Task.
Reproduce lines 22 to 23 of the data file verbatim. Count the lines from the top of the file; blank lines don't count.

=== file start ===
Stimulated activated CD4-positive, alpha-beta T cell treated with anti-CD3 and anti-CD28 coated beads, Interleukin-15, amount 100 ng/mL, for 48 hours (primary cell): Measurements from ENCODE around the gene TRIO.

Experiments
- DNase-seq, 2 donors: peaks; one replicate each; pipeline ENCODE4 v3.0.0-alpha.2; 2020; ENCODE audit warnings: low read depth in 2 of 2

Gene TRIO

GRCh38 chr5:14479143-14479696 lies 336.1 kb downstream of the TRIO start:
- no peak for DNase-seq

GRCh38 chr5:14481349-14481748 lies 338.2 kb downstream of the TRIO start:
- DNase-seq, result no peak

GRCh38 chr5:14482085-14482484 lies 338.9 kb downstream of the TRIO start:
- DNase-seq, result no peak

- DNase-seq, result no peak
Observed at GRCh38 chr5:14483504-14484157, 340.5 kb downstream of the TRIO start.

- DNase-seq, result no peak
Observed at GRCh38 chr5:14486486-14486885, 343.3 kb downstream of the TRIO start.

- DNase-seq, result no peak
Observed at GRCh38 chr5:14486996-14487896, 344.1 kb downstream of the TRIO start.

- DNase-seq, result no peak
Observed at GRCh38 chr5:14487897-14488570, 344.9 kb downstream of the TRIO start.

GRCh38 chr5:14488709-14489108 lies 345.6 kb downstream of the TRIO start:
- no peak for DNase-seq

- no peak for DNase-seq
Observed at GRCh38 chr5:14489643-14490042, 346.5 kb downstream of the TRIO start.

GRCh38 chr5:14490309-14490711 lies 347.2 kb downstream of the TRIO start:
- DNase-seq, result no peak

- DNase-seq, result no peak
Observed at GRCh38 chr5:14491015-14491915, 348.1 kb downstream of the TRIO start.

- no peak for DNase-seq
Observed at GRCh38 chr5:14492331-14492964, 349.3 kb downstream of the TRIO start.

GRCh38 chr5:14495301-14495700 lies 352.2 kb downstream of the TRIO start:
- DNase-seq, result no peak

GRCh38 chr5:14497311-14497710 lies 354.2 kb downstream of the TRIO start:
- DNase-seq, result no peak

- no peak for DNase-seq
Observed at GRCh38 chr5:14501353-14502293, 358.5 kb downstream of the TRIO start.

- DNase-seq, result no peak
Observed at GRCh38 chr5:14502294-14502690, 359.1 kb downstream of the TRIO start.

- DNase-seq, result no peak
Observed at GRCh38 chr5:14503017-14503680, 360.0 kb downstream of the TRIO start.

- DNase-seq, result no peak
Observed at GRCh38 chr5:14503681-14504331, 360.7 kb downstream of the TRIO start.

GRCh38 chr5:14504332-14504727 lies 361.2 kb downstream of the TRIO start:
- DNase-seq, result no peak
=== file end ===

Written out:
Observed at GRCh38 chr5:14489643-14490042, 346.5 kb downstream of the TRIO start.

GRCh38 chr5:14490309-14490711 lies 347.2 kb downstream of the TRIO start: